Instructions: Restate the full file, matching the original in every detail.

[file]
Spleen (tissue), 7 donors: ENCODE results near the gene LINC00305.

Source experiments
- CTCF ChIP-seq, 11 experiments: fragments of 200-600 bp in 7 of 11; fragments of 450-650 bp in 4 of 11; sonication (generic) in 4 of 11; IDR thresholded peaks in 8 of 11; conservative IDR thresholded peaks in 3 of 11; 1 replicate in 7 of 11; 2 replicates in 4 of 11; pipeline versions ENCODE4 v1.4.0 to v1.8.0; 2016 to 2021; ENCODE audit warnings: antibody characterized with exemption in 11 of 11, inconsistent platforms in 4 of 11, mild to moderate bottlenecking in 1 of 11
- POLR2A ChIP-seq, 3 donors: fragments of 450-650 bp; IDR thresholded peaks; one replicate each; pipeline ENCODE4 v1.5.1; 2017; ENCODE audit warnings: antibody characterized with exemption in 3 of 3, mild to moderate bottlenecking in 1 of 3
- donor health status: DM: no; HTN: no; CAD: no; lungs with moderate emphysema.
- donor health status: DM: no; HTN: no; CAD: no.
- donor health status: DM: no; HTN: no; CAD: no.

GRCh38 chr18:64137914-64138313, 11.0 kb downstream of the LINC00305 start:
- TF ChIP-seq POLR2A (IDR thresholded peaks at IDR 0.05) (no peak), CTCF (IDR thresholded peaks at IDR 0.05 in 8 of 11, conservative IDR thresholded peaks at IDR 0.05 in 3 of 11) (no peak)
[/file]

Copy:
Spleen (tissue), 7 donors: ENCODE results near the gene LINC00305.

Source experiments
- CTCF ChIP-seq, 11 experiments: fragments of 200-600 bp in 7 of 11; fragments of 450-650 bp in 4 of 11; sonication (generic) in 4 of 11; IDR thresholded peaks in 8 of 11; conservative IDR thresholded peaks in 3 of 11; 1 replicate in 7 of 11; 2 replicates in 4 of 11; pipeline versions ENCODE4 v1.4.0 to v1.8.0; 2016 to 2021; ENCODE audit warnings: antibody characterized with exemption in 11 of 11, inconsistent platforms in 4 of 11, mild to moderate bottlenecking in 1 of 11
- POLR2A ChIP-seq, 3 donors: fragments of 450-650 bp; IDR thresholded peaks; one replicate each; pipeline ENCODE4 v1.5.1; 2017; ENCODE audit warnings: antibody characterized with exemption in 3 of 3, mild to moderate bottlenecking in 1 of 3
- donor health status: DM: no; HTN: no; CAD: no; lungs with moderate emphysema.
- donor health status: DM: no; HTN: no; CAD: no.
- donor health status: DM: no; HTN: no; CAD: no.

GRCh38 chr18:64137914-64138313, 11.0 kb downstream of the LINC00305 start:
- TF ChIP-seq POLR2A (IDR thresholded peaks at IDR 0.05) (no peak), CTCF (IDR thresholded peaks at IDR 0.05 in 8 of 11, conservative IDR thresholded peaks at IDR 0.05 in 3 of 11) (no peak)